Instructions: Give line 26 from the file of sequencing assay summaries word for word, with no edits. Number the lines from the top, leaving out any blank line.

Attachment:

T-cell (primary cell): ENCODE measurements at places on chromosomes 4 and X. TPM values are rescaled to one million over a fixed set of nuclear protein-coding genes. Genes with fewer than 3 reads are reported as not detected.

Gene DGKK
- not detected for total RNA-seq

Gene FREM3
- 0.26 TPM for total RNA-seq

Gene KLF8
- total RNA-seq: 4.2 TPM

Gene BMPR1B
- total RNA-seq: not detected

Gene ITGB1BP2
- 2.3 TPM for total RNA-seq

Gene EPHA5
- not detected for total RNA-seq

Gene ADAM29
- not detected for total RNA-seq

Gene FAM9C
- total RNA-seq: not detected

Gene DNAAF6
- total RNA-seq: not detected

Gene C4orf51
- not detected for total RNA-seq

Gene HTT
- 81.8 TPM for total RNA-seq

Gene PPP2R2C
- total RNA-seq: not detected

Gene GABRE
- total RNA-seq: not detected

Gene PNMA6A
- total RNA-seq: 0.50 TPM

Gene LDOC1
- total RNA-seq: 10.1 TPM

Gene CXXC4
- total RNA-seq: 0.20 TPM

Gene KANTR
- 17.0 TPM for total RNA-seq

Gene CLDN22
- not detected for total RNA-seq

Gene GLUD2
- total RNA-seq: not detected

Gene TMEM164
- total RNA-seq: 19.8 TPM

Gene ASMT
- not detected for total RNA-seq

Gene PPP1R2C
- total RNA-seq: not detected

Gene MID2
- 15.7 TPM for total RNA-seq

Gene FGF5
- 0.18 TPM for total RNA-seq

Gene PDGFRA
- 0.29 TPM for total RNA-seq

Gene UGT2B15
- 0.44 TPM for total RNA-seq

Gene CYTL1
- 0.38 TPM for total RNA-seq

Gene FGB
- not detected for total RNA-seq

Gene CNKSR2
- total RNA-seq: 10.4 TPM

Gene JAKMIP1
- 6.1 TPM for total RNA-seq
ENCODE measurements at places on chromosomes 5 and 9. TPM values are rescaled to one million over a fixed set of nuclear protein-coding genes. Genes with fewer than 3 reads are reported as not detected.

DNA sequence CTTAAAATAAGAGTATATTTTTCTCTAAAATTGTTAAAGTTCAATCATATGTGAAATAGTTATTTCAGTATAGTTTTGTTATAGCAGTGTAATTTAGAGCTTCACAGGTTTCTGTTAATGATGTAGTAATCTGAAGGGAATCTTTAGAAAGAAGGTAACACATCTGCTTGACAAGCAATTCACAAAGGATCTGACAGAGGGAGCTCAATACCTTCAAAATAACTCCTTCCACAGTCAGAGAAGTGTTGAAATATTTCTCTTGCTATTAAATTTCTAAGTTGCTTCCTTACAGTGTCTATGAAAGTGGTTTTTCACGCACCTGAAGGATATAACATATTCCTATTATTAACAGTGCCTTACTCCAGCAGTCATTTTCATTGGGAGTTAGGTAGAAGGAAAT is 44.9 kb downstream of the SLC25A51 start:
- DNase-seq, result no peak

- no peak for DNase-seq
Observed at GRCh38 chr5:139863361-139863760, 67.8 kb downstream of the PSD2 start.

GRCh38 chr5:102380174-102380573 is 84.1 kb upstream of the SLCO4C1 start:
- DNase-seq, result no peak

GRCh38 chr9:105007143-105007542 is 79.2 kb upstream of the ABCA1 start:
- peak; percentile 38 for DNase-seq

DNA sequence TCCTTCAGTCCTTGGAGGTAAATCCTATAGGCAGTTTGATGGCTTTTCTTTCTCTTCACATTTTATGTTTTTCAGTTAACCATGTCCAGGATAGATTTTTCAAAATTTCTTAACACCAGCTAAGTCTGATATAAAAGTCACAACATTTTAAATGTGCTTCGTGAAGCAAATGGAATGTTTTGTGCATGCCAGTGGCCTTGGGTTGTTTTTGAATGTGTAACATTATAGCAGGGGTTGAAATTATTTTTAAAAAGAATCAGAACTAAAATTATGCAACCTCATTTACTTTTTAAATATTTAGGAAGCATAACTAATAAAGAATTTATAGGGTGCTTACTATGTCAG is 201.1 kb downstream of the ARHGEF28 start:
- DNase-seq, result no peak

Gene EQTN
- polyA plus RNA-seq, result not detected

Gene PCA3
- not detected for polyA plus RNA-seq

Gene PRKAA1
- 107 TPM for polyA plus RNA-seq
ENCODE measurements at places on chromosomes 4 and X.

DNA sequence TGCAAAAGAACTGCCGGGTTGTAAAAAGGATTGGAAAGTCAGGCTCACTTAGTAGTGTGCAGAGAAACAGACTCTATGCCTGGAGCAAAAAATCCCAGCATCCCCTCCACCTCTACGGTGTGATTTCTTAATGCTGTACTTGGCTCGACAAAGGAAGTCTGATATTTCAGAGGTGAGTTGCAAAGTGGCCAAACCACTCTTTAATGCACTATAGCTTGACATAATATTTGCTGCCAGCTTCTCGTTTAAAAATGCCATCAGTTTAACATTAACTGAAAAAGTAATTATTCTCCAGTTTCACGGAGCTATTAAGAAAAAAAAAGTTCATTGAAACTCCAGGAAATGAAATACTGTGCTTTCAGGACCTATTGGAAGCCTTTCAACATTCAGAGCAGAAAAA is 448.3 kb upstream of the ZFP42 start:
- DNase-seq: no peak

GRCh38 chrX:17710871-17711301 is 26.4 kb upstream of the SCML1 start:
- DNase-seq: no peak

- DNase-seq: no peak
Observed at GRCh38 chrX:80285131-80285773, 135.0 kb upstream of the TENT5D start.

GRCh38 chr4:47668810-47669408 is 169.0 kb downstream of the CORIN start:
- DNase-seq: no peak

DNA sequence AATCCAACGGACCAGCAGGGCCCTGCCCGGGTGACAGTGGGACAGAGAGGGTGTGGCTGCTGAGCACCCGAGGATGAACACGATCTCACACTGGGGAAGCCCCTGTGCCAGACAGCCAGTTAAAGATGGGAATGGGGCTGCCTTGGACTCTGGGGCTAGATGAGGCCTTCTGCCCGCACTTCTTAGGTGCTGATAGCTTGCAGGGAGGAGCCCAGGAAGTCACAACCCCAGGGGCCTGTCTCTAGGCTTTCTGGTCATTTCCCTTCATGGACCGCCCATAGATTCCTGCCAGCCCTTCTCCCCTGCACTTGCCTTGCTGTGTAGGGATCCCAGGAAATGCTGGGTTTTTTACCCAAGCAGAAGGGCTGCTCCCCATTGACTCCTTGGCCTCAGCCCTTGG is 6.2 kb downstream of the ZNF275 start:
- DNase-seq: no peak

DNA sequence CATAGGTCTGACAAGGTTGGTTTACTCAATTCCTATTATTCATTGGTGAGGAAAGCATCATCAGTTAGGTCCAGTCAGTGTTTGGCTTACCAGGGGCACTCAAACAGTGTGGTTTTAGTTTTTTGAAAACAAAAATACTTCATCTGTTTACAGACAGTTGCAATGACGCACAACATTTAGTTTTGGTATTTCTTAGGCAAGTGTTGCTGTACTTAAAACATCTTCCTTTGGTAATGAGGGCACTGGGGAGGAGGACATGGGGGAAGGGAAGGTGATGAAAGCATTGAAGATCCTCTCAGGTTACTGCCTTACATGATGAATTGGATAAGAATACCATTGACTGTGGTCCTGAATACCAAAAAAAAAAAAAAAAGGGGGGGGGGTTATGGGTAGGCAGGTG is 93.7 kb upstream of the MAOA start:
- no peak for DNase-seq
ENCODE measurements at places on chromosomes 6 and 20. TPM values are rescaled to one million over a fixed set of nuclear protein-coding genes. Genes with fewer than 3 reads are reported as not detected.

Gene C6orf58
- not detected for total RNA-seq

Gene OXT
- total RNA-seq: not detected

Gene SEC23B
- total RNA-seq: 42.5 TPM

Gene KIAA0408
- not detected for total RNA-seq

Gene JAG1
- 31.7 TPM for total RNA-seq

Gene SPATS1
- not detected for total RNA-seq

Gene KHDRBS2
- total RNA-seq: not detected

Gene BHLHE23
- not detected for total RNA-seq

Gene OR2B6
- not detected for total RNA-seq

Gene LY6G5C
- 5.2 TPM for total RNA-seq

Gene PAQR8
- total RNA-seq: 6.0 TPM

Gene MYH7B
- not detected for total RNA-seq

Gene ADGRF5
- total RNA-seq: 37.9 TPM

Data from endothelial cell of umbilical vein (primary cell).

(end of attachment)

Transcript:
Gene GABRE